For anyone getting started with Map-Reduce on MongoDB here are a few pointers to get you started.

1. Guids are not a good choice for MongoDB identifiers: use the provided ObjectId instead.

Guids in javascript compare as binary objects and thus don’t work well as keys for Map-Reduce operations.

2. You can’t use an Array as the return type for the reduce operation.

This is actually documented clearly on the site for those of you that actually read the documentation before trying to get it to work but for everyone else it’s going to cause some frustration.

3. The output value emitted by the map function MUST be the same format as the value returned by reduce.

The documentation on this one says it ‘should’ be the same, but in practice anything but the same format is bound to cause problems. What you need to understand is that ‘map-reduce’ is somewhat of a misnomer, the reduce function may be called iteratively and that doesn’t work unless each reduce operation can have its results fed back in to another reduce operation.

4. Using .length on the values array passed into the reduce function is never the right thing to do

In your map operation you often output a value of ’1′ for each key. In the reduce operation you want to add up these ’1′s. It looks like you could use value.length to get the result. But, here too the iterative nature of the reduce operation means that you actually need to examine the values in the array passed in and accumulate them.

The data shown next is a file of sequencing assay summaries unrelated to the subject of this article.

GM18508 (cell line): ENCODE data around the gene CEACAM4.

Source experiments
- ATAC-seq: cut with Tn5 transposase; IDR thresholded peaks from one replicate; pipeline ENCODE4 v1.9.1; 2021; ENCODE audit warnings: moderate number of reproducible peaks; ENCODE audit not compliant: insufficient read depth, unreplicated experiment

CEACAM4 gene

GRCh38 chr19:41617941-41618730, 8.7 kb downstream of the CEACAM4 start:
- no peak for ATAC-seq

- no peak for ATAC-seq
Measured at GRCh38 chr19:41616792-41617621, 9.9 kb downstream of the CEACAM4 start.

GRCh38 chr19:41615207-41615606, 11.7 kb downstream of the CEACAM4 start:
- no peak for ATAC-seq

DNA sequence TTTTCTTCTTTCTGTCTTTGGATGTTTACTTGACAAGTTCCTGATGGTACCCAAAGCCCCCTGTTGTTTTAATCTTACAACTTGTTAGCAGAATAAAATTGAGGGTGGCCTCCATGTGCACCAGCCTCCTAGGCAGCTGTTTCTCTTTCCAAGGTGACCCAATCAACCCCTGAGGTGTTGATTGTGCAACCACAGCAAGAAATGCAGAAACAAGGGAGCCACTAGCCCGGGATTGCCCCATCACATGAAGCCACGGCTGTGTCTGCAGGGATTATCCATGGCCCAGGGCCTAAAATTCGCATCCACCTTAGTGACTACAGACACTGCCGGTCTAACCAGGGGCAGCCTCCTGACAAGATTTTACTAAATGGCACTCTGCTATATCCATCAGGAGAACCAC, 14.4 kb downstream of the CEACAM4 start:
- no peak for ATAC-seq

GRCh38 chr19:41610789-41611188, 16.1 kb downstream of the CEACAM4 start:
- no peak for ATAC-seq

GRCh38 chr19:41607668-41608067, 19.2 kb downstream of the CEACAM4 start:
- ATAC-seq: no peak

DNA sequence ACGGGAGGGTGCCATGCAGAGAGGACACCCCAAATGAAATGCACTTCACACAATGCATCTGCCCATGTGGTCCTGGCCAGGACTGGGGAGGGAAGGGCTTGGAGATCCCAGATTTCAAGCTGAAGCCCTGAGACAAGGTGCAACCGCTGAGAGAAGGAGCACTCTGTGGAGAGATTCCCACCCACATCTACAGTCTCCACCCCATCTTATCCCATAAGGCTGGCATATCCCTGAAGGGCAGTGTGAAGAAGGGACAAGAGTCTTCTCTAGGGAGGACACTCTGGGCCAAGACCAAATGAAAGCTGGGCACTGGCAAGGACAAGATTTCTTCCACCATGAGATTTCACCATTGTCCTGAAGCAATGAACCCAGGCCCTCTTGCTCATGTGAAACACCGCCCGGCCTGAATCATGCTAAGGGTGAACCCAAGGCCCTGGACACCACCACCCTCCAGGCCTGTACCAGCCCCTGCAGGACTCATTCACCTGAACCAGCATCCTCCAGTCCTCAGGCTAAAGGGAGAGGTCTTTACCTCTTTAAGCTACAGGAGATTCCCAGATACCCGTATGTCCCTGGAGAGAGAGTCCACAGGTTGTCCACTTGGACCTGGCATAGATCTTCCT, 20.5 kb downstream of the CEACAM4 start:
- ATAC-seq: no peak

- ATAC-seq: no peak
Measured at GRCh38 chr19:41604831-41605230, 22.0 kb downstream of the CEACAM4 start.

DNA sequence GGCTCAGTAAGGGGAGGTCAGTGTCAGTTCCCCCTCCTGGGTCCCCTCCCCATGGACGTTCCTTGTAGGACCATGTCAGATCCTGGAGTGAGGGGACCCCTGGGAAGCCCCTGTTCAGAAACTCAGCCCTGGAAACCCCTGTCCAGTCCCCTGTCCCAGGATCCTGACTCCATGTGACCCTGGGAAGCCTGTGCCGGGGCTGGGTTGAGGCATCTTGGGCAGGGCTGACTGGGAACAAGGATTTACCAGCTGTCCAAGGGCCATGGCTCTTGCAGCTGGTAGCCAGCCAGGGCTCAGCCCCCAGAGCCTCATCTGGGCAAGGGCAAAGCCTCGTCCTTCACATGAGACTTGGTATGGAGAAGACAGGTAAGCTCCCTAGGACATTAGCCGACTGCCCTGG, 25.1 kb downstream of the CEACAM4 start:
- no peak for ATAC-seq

5. The print() function provides for some limited debugging assistance

When you need to see some intermediate results in your map or reduce functions the print() function can help.

6. The Reduce function automatically includes the key and the return value

When deserializing the results in C# you’ll want to deserialize them into a type that has an ‘_id’ property and a ‘value’ property. The following generic type can help:

    /// <summary>
    /// This is a useful type for dealing with MapReduce results.  
    /// It takes two type parameters, one for the key and one for the value.
    /// The simplest possible result would use type parameters ObjectId and int
    /// </summary>
    public class MapReduceResult2<Tid, Tvalue>
    {
        public Tid _id { get; set; }
        public Tvalue value { get; set; }

        public override string ToString()
        {
            return string.Format("{0} {1}", _id, value);
        }
    }

7. Chaining Map-Reduce operations to get the result you need is quite normal

If you can’t see how to get to what you want in a single Map-Reduce cycle don’t worry, it’s quite easy and normal to pass the results of one Map-Reduce operation to the next.